Get creative with wage negotiations
THE EDITOR, Sir:
Having been in the public sector for more than two decades, I have seen a number of wage negotiations, and never once were they concluded without problems. Where I think successive governments, federations, associations, and trade unions have all gone wrong over the years is that most times these wage negotiations begin with cash as the sole or primary trading tool. Here are a few ways that other benefits can be negotiated.
1. The Government should subdivide and offer plots of Crown land to workers instead of money.
2. The Government should set aside a certain number of spaces in colleges and universities fully paid for, or 50 per cent paid for, for the children of public-sector workers. That could be used as a bargaining chip instead of offering a flimsy salary increase.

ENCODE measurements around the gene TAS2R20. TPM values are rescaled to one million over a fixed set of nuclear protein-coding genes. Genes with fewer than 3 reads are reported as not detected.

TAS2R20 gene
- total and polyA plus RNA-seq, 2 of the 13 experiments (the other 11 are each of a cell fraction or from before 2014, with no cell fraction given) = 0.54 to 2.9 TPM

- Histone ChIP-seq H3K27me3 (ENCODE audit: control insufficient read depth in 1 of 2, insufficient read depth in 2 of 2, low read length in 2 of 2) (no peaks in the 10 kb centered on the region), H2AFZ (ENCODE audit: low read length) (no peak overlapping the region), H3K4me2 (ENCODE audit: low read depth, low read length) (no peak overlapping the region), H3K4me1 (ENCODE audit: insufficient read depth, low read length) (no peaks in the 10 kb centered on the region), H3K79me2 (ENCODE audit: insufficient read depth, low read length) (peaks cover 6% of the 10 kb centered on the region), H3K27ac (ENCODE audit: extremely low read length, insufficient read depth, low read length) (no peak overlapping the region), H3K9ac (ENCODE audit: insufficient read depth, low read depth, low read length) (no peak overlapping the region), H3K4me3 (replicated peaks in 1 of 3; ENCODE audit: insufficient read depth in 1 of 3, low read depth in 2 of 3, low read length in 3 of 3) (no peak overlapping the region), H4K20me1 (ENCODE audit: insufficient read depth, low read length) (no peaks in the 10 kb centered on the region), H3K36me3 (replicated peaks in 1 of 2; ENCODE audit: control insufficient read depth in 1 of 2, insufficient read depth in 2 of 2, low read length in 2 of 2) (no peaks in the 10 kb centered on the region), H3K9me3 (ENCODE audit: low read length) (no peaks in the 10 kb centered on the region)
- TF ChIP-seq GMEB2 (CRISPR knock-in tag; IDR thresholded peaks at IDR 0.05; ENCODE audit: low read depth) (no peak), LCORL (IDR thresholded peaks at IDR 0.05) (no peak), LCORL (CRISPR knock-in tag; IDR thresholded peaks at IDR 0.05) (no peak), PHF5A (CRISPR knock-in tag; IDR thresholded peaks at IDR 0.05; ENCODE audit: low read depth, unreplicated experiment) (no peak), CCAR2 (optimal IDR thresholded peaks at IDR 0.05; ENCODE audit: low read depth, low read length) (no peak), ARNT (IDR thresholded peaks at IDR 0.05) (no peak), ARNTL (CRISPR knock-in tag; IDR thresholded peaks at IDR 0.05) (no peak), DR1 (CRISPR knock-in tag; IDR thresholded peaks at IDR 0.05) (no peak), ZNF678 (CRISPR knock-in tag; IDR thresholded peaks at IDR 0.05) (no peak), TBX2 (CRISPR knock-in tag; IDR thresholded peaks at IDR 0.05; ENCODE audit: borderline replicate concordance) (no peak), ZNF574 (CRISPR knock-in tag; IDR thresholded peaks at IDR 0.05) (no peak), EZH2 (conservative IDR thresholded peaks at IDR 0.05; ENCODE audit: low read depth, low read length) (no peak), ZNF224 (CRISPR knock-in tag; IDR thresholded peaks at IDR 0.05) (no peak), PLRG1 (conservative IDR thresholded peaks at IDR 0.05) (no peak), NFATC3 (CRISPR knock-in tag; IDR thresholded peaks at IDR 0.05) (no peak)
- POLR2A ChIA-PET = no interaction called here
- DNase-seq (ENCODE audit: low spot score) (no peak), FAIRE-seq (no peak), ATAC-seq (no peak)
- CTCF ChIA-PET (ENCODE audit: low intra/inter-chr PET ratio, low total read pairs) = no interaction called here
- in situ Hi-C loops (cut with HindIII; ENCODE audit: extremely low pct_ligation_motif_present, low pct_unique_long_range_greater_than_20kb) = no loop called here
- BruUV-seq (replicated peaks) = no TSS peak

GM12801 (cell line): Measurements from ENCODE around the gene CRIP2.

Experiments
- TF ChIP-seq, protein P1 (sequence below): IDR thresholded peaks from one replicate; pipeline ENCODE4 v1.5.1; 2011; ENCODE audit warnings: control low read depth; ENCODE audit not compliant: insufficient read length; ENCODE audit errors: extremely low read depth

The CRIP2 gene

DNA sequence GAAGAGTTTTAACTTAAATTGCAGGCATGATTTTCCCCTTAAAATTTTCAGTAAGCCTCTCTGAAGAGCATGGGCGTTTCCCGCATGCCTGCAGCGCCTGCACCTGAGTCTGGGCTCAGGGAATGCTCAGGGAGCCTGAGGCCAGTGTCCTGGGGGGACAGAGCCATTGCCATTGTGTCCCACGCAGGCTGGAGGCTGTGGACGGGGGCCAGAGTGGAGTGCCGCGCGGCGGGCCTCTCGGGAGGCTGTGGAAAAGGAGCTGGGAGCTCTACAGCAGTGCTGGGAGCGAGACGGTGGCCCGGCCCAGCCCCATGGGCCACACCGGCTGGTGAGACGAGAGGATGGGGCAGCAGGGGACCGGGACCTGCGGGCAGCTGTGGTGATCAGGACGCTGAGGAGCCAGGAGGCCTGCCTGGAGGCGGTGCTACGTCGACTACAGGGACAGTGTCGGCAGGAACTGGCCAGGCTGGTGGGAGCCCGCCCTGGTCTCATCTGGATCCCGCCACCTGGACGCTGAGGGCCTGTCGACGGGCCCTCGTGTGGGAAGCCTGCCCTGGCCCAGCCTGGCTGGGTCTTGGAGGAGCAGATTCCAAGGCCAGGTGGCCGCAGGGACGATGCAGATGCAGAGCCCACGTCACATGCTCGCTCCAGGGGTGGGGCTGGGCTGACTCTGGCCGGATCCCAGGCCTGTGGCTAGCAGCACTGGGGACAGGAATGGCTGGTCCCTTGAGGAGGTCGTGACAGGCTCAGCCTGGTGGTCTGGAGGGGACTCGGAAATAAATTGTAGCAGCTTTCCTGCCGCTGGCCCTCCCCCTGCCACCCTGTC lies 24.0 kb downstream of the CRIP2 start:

3. The Government should forge a written agreement with public-sector workers that when the economy gains a certain percentage of growth, profits will be paid as wage increases. For example, 30 per cent of the excess made.
4. Reduce the number of ranks in the Jamaica Constabulary Force (JCF) and cut the officer corps by about 50 per cent. Most of those officers are not needed. Besides commissioner, deputy commissioner, superintendent assistant superintendent, all other ranks are just roles being duplicated several times over. The hundreds of millions of dollars used to pay those persons in those unnecessary posts could be used to employ double the number of ordinary police constables and also increase their overall salary of all rank-and-file members by about 20 per cent.